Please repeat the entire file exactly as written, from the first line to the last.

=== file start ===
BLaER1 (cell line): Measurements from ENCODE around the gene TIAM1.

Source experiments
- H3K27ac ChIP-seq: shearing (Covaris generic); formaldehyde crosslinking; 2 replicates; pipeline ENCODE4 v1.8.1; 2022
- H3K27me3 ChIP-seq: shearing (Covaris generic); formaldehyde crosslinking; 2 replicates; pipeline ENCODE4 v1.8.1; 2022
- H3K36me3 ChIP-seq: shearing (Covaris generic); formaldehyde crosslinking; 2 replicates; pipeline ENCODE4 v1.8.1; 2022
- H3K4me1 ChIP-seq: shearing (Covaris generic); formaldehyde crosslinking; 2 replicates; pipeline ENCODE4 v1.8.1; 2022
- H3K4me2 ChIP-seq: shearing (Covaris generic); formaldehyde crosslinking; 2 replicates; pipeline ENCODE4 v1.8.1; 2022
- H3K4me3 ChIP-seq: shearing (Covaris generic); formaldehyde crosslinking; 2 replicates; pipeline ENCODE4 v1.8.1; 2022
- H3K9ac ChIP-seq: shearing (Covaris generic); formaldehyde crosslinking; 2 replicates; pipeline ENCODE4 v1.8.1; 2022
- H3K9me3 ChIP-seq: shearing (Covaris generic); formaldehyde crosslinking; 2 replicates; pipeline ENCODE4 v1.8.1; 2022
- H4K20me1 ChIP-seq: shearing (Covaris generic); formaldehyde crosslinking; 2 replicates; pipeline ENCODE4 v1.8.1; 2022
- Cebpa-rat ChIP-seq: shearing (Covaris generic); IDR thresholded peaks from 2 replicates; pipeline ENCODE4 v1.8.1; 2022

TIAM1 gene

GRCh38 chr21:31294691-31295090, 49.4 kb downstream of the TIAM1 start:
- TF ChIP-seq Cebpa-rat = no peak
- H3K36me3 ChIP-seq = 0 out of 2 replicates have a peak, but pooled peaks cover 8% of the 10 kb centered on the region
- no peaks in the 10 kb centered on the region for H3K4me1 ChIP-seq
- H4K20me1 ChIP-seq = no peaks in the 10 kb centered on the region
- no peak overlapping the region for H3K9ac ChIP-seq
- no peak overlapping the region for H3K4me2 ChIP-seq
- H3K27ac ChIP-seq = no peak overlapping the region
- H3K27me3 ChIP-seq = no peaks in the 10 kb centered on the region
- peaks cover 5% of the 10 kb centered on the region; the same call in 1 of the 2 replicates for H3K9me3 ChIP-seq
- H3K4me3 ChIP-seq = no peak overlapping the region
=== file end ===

BLaER1 (cell line): Measurements from ENCODE around the gene TIAM1.

Source experiments
- H3K27ac ChIP-seq: shearing (Covaris generic); formaldehyde crosslinking; 2 replicates; pipeline ENCODE4 v1.8.1; 2022
- H3K27me3 ChIP-seq: shearing (Covaris generic); formaldehyde crosslinking; 2 replicates; pipeline ENCODE4 v1.8.1; 2022
- H3K36me3 ChIP-seq: shearing (Covaris generic); formaldehyde crosslinking; 2 replicates; pipeline ENCODE4 v1.8.1; 2022
- H3K4me1 ChIP-seq: shearing (Covaris generic); formaldehyde crosslinking; 2 replicates; pipeline ENCODE4 v1.8.1; 2022
- H3K4me2 ChIP-seq: shearing (Covaris generic); formaldehyde crosslinking; 2 replicates; pipeline ENCODE4 v1.8.1; 2022
- H3K4me3 ChIP-seq: shearing (Covaris generic); formaldehyde crosslinking; 2 replicates; pipeline ENCODE4 v1.8.1; 2022
- H3K9ac ChIP-seq: shearing (Covaris generic); formaldehyde crosslinking; 2 replicates; pipeline ENCODE4 v1.8.1; 2022
- H3K9me3 ChIP-seq: shearing (Covaris generic); formaldehyde crosslinking; 2 replicates; pipeline ENCODE4 v1.8.1; 2022
- H4K20me1 ChIP-seq: shearing (Covaris generic); formaldehyde crosslinking; 2 replicates; pipeline ENCODE4 v1.8.1; 2022
- Cebpa-rat ChIP-seq: shearing (Covaris generic); IDR thresholded peaks from 2 replicates; pipeline ENCODE4 v1.8.1; 2022

TIAM1 gene

GRCh38 chr21:31294691-31295090, 49.4 kb downstream of the TIAM1 start:
- TF ChIP-seq Cebpa-rat = no peak
- H3K36me3 ChIP-seq = 0 out of 2 replicates have a peak, but pooled peaks cover 8% of the 10 kb centered on the region
- no peaks in the 10 kb centered on the region for H3K4me1 ChIP-seq
- H4K20me1 ChIP-seq = no peaks in the 10 kb centered on the region
- no peak overlapping the region for H3K9ac ChIP-seq
- no peak overlapping the region for H3K4me2 ChIP-seq
- H3K27ac ChIP-seq = no peak overlapping the region
- H3K27me3 ChIP-seq = no peaks in the 10 kb centered on the region
- peaks cover 5% of the 10 kb centered on the region; the same call in 1 of the 2 replicates for H3K9me3 ChIP-seq
- H3K4me3 ChIP-seq = no peak overlapping the region